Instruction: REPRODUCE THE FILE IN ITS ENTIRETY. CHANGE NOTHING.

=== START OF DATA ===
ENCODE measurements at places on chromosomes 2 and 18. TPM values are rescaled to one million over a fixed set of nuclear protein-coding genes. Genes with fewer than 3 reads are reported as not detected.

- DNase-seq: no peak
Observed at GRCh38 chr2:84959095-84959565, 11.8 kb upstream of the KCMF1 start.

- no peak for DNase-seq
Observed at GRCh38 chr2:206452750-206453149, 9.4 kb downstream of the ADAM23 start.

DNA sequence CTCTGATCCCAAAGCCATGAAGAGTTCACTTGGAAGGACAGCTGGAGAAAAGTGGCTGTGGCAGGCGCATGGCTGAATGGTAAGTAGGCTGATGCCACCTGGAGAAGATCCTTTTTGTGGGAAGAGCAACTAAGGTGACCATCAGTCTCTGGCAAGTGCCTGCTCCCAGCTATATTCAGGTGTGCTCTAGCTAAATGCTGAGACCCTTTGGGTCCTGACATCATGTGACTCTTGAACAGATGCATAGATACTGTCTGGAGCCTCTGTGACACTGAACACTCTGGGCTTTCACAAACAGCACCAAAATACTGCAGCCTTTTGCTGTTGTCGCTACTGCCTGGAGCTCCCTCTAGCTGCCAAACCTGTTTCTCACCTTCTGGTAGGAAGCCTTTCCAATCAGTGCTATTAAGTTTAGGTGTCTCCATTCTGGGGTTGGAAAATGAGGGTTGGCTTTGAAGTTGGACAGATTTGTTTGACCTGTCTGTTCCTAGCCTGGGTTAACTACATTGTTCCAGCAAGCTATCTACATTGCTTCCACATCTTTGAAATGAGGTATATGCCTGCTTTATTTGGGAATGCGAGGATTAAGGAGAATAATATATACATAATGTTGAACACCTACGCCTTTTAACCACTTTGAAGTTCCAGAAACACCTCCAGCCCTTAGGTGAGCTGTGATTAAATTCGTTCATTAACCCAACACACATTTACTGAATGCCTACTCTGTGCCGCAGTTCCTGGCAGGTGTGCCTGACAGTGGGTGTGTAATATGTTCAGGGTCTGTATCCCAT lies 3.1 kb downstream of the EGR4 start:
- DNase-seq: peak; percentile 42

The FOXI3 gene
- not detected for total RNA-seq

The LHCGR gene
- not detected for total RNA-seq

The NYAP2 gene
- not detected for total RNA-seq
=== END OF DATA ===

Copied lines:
ENCODE measurements at places on chromosomes 2 and 18. TPM values are rescaled to one million over a fixed set of nuclear protein-coding genes. Genes with fewer than 3 reads are reported as not detected.

- DNase-seq: no peak
Observed at GRCh38 chr2:84959095-84959565, 11.8 kb upstream of the KCMF1 start.

- no peak for DNase-seq
Observed at GRCh38 chr2:206452750-206453149, 9.4 kb downstream of the ADAM23 start.

DNA sequence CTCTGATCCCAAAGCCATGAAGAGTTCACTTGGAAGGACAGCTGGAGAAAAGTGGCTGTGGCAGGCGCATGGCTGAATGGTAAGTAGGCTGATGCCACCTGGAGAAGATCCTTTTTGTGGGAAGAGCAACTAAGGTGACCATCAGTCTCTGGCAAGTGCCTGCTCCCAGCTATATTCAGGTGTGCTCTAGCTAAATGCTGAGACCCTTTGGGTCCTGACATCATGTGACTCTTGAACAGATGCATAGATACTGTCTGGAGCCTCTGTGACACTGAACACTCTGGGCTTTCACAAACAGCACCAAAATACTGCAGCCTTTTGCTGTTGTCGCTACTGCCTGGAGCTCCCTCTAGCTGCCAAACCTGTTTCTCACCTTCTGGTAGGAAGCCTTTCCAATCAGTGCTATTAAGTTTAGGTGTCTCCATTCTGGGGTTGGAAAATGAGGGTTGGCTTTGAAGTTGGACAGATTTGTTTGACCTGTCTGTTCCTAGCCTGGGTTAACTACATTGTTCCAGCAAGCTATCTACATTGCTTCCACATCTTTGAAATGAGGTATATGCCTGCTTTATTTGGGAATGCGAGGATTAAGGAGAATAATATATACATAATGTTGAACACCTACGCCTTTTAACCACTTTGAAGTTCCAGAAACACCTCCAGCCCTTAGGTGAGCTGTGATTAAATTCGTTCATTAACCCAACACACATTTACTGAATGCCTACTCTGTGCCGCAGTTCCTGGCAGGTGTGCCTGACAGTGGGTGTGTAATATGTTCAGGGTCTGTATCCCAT lies 3.1 kb downstream of the EGR4 start:
- DNase-seq: peak; percentile 42

The FOXI3 gene
- not detected for total RNA-seq

The LHCGR gene
- not detected for total RNA-seq

The NYAP2 gene
- not detected for total RNA-seq